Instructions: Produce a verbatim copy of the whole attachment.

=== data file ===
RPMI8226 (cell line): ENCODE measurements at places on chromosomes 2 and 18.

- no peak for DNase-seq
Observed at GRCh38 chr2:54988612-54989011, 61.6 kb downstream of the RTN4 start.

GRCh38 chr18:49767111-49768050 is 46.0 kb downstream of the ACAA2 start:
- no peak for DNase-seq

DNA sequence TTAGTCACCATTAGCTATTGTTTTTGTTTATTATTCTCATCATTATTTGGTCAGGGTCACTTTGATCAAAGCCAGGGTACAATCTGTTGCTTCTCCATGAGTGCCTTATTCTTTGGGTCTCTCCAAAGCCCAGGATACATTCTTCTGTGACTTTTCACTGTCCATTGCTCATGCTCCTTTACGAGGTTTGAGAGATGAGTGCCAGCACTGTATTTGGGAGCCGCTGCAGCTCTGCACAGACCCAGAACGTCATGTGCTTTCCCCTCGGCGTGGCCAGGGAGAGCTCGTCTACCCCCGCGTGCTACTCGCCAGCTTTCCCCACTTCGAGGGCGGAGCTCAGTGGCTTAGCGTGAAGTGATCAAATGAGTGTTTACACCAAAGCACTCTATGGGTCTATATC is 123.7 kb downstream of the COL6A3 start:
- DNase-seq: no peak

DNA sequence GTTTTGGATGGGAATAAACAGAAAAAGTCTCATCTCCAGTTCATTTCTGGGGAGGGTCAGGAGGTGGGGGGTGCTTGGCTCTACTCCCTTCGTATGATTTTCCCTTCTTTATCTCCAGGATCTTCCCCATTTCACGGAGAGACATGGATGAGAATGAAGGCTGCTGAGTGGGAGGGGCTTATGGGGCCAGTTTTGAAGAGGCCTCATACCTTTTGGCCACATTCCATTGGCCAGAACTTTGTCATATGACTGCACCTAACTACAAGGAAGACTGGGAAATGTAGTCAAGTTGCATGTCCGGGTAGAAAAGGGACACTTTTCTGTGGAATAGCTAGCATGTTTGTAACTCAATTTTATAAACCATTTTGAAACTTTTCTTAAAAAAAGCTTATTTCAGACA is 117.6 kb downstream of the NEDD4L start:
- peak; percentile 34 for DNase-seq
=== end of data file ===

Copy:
RPMI8226 (cell line): ENCODE measurements at places on chromosomes 2 and 18.

- no peak for DNase-seq
Observed at GRCh38 chr2:54988612-54989011, 61.6 kb downstream of the RTN4 start.

GRCh38 chr18:49767111-49768050 is 46.0 kb downstream of the ACAA2 start:
- no peak for DNase-seq

DNA sequence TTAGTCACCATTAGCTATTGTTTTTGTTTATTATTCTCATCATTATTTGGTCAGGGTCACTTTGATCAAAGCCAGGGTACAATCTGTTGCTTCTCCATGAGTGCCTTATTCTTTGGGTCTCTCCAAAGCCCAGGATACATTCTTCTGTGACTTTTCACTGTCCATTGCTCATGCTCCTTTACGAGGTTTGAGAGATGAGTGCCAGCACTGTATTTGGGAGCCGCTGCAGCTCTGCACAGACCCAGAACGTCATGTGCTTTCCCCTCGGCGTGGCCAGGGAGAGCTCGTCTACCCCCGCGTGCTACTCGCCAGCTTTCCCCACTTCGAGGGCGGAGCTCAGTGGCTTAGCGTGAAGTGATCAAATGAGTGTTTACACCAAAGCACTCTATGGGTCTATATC is 123.7 kb downstream of the COL6A3 start:
- DNase-seq: no peak

DNA sequence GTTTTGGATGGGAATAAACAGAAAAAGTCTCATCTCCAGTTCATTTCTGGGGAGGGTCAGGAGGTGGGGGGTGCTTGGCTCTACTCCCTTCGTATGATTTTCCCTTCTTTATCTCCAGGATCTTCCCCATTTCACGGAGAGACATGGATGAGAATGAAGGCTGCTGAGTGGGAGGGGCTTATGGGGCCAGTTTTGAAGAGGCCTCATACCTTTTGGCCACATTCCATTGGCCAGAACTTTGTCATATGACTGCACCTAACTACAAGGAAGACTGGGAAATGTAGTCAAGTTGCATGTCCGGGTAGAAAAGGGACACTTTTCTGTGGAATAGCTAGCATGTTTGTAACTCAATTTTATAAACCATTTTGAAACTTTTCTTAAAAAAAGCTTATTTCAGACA is 117.6 kb downstream of the NEDD4L start:
- peak; percentile 34 for DNase-seq